Sen. John Cornyn of Texas on Wednesday wrote to the president saying he feared that citizens’ engagement could be “chilled” by the effort. He’s right, it could. He also accused the White House of compiling an “enemies list.” If so, they’re being awfully public about it, but as Byron York at the Washington Examiner pointed, the emails collected could become a “dissident database.”
All of this is unnecessarily and unhelpfully divisive and provocative. They are mocking and menacing concerned citizens. This only makes a hot situation hotter. Is this what the president wants? It couldn’t be. But then in an odd way he sometimes seems not to have fully absorbed the awesome stature of his office. You really, if you’re president, can’t call an individual American stupid, if for no other reason than that you’re too big. You cannot allow your allies to call people protesting a health-care plan “extremists” and “right wing,” or bought, or Nazi-like, either. They’re citizens. They’re concerned. They deserve respect.
The Democrats should not be attacking, they should be attempting to persuade, to argue for their case. After all, they have the big mic. Which is what the presidency is, the big mic.
And frankly they ought to think about backing off. The president should call in his troops and his Congress and announce a rethinking. There are too many different bills, they’re all a thousand pages long, no one has time to read them, no one knows what’s going to be in the final one, the public is agitated, the nation’s in crisis, the timing is wrong, we’ll turn to it again—but not now. We’ll take a little longer, ponder every aspect, and make clear every complication.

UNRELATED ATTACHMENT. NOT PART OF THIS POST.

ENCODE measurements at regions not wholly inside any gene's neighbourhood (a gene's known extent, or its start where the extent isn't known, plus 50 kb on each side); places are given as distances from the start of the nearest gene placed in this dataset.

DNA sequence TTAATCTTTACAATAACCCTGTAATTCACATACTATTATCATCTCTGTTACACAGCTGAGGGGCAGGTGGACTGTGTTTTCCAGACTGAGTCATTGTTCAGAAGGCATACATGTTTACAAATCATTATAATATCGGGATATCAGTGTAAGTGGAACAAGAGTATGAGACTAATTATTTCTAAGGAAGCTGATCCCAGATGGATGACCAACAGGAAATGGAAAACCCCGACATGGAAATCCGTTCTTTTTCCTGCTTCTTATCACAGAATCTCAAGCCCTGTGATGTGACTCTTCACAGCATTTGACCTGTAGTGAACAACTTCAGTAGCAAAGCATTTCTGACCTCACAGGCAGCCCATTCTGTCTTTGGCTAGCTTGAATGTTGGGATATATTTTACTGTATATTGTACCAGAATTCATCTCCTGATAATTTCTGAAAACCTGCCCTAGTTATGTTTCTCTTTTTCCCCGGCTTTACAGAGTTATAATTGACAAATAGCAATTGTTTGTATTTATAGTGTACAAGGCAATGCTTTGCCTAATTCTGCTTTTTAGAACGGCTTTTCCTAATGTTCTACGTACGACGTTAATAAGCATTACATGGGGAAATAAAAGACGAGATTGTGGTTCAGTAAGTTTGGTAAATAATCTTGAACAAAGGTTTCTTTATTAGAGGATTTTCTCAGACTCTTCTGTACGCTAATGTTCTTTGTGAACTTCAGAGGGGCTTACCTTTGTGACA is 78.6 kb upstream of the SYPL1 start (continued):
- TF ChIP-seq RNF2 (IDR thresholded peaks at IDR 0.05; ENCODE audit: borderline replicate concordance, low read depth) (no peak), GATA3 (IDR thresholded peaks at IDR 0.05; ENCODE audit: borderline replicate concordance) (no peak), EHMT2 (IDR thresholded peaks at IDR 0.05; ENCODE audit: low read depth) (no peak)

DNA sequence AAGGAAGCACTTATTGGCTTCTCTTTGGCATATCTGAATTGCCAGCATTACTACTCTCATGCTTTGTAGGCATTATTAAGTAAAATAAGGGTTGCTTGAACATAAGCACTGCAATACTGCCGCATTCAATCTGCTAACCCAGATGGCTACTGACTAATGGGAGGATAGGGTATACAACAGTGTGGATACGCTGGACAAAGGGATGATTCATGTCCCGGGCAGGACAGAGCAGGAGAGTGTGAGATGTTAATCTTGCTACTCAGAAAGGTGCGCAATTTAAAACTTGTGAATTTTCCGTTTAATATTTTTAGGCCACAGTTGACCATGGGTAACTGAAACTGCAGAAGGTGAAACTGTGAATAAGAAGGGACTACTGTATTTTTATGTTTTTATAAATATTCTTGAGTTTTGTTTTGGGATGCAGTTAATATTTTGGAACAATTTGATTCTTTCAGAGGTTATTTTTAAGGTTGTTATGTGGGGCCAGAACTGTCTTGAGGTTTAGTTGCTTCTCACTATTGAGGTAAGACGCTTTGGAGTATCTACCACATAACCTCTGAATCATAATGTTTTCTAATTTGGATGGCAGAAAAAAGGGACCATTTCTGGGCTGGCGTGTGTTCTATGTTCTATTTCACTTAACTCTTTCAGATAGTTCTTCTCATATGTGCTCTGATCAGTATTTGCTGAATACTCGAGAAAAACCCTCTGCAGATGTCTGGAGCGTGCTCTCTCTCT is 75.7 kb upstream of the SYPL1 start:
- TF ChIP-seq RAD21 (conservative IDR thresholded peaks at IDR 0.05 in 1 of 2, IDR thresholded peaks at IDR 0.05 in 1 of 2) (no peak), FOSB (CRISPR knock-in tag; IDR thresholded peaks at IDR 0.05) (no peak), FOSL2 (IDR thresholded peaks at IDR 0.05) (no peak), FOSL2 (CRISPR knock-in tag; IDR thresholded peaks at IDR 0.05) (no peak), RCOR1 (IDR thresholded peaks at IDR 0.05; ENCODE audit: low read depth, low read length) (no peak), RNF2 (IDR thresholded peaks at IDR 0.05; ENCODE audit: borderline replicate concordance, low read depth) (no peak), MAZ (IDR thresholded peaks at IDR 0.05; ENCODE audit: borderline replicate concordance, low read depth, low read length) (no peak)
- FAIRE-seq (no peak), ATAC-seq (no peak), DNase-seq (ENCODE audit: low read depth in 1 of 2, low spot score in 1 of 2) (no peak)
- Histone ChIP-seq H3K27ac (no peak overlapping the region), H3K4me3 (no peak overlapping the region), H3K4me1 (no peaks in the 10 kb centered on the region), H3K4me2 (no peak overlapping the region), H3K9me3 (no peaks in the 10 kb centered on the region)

You know what would happen if he did this? His numbers would go up. Even Congress’s would. Because they’d look responsive, deliberative and even wise. Discretion is the better part of valor.
Absent that, and let’s assume that won’t happen, the health-care protesters have to make sure they don’t get too hot, or get out of hand. They haven’t so far, they’ve been burly and full of debate, with plenty of booing. This is democracy’s great barbaric yawp. But every day the meetings seem just a little angrier, and people who are afraid—who have been made afraid, and left to be afraid—can get swept up. As this column is written, there comes word that John Sweeney of the AFL-CIO has announced he’ll be sending in union members to the meetings to counter health care’s critics.
Somehow that doesn’t sound like a peace initiative.
It’s going to be a long August, isn’t it? Let’s hope the uncharted territory we’re in doesn’t turn dark.